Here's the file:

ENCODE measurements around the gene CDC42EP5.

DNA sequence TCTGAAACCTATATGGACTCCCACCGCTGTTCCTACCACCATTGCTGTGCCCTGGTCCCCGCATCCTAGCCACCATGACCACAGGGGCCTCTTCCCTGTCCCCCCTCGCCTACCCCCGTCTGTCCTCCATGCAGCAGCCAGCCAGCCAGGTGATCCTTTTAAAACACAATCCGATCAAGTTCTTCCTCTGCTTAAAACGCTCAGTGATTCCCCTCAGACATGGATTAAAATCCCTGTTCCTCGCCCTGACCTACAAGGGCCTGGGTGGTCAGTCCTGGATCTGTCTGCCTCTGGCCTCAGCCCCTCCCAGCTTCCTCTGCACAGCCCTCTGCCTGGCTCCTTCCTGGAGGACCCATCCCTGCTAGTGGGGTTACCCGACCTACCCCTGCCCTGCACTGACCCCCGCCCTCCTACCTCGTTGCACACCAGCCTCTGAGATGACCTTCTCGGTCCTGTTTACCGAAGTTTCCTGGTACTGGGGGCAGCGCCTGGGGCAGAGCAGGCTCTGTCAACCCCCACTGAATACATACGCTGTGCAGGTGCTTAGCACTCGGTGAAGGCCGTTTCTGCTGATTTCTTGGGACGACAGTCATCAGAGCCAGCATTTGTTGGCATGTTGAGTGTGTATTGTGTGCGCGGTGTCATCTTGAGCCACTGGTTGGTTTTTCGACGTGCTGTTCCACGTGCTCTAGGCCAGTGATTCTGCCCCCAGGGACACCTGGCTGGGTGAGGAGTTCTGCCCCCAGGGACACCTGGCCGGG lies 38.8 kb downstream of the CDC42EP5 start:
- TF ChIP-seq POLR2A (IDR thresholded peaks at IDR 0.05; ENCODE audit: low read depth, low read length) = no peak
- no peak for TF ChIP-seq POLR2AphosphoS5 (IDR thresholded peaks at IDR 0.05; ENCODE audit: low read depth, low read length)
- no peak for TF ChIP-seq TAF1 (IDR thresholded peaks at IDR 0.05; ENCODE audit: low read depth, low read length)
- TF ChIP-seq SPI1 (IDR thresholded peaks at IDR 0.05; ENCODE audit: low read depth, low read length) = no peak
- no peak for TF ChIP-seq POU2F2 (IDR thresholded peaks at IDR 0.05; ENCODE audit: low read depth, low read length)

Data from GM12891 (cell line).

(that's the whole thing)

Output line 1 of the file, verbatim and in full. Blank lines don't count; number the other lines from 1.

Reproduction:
ENCODE measurements around the gene CDC42EP5.